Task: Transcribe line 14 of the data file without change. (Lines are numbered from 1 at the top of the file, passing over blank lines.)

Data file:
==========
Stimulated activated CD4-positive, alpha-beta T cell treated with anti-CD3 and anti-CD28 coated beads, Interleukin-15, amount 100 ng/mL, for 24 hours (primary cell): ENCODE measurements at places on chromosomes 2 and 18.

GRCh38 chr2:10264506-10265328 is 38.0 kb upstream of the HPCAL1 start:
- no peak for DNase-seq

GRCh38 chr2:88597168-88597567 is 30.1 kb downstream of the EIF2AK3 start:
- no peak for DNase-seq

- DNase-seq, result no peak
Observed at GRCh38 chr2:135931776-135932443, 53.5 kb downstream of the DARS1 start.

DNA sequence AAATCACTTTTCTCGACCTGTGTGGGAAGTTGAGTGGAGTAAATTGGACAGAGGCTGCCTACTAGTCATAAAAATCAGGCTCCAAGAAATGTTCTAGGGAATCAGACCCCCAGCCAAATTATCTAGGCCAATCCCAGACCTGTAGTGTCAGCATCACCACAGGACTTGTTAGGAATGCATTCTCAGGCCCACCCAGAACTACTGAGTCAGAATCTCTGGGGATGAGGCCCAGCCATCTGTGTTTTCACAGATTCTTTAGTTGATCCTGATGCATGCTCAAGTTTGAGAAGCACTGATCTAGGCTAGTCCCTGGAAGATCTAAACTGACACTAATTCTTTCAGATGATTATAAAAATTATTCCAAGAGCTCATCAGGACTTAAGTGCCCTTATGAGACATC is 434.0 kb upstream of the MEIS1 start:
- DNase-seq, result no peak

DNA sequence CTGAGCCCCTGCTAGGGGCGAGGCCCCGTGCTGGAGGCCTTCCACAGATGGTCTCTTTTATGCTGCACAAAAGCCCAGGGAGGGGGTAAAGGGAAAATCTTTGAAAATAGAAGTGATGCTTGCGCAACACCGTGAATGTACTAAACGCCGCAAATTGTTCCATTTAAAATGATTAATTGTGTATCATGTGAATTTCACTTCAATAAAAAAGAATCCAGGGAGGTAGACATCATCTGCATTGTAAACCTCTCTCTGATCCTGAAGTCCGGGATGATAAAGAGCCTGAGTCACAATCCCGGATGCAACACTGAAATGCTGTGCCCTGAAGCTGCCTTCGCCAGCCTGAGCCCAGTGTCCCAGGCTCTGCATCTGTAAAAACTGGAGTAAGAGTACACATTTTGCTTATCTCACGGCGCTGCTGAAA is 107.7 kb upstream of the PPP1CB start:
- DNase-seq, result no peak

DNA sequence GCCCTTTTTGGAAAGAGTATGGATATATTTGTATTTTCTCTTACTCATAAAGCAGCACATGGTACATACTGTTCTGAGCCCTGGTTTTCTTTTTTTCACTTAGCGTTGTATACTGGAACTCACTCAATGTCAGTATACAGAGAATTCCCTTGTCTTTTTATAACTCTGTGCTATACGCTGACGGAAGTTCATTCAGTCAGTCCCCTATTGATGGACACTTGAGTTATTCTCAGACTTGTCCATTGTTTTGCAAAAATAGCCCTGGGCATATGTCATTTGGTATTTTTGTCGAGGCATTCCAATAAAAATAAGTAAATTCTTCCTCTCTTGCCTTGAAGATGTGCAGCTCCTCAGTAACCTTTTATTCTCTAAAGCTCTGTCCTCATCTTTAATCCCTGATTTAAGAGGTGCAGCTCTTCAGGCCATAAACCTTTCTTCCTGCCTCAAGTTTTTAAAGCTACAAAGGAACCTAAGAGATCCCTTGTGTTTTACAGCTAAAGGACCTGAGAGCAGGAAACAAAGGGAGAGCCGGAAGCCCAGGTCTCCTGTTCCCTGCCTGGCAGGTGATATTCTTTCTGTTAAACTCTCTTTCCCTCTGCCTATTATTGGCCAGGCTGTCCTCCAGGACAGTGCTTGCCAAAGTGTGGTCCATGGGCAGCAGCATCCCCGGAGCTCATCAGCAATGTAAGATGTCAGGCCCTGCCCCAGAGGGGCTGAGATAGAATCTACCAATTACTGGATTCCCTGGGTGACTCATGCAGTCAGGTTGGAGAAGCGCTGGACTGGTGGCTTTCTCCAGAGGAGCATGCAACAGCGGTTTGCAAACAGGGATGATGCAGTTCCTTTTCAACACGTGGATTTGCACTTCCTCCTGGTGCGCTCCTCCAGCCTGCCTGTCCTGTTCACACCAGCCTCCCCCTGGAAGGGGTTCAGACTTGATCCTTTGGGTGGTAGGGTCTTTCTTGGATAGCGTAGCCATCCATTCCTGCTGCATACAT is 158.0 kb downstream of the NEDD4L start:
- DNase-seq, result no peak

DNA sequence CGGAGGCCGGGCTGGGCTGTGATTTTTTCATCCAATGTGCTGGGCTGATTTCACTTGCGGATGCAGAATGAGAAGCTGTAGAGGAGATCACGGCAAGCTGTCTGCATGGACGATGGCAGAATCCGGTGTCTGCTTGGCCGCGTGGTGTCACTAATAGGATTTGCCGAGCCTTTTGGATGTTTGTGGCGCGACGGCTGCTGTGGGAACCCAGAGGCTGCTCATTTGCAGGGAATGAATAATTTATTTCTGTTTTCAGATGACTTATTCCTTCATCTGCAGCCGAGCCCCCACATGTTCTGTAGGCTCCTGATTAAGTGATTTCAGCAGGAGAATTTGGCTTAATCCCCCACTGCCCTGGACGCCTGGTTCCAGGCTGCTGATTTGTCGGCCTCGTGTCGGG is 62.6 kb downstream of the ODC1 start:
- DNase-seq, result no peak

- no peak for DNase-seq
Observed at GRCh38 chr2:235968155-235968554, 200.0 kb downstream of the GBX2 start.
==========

DNA sequence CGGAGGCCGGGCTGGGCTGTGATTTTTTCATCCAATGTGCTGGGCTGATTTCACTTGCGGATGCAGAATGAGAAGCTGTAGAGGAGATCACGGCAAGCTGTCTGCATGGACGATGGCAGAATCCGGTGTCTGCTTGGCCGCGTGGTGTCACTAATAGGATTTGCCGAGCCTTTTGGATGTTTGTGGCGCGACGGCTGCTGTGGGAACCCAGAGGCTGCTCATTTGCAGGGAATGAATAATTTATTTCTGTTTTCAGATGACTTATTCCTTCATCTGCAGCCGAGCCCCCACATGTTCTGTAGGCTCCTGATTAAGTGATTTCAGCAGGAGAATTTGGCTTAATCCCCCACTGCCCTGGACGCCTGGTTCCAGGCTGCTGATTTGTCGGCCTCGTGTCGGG is 62.6 kb downstream of the ODC1 start: